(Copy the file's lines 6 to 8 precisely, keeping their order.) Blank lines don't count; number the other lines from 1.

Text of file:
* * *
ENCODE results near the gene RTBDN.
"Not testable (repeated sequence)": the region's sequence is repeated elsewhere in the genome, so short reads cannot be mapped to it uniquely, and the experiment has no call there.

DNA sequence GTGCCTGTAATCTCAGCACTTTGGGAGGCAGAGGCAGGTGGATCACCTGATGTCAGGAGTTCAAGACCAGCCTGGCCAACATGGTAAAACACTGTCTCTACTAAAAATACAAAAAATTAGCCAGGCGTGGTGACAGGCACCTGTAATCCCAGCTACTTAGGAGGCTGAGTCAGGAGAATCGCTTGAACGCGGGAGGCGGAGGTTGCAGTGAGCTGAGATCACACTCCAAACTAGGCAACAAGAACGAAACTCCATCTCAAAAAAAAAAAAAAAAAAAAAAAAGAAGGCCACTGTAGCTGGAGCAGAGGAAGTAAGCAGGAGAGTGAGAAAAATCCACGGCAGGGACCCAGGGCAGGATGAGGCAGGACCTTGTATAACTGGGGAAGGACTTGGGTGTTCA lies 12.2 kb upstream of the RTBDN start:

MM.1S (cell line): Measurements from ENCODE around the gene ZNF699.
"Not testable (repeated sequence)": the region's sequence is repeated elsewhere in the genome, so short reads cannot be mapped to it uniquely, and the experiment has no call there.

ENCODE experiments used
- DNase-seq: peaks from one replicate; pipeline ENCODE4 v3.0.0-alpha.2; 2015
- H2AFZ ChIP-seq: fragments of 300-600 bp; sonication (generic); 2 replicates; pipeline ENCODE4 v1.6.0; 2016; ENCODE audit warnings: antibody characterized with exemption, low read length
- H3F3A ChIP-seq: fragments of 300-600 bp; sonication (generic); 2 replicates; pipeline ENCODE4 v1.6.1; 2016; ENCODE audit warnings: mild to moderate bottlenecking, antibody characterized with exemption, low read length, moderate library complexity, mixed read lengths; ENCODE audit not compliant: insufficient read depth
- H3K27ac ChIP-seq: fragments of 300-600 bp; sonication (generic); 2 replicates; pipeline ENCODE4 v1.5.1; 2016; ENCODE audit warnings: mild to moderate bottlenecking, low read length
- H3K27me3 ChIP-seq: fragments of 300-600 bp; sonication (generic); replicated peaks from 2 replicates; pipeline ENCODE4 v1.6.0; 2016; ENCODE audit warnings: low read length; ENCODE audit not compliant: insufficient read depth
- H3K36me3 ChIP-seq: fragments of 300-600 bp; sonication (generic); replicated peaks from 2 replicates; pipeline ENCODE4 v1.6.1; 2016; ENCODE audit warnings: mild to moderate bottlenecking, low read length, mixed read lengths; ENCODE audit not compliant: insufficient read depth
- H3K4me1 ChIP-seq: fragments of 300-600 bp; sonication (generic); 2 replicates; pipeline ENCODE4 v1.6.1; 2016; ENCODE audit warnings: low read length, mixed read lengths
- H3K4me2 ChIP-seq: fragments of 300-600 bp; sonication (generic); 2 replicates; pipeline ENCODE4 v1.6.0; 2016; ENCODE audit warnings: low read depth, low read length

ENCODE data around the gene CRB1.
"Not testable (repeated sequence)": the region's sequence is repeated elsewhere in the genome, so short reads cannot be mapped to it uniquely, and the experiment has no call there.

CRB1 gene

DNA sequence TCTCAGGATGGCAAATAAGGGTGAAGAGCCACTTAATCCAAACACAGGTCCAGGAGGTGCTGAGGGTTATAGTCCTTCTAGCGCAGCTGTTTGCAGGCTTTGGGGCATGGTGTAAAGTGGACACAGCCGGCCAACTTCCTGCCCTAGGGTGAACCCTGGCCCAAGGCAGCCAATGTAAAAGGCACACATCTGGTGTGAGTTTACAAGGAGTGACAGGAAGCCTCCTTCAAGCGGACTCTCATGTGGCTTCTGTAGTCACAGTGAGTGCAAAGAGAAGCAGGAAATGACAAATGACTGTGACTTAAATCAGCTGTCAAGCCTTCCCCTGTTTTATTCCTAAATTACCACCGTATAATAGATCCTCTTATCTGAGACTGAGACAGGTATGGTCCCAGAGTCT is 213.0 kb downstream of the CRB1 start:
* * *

ENCODE experiments used
- DNase-seq: peaks from one replicate; pipeline ENCODE4 v3.0.0-alpha.2; 2015
- H2AFZ ChIP-seq: fragments of 300-600 bp; sonication (generic); 2 replicates; pipeline ENCODE4 v1.6.0; 2016; ENCODE audit warnings: antibody characterized with exemption, low read length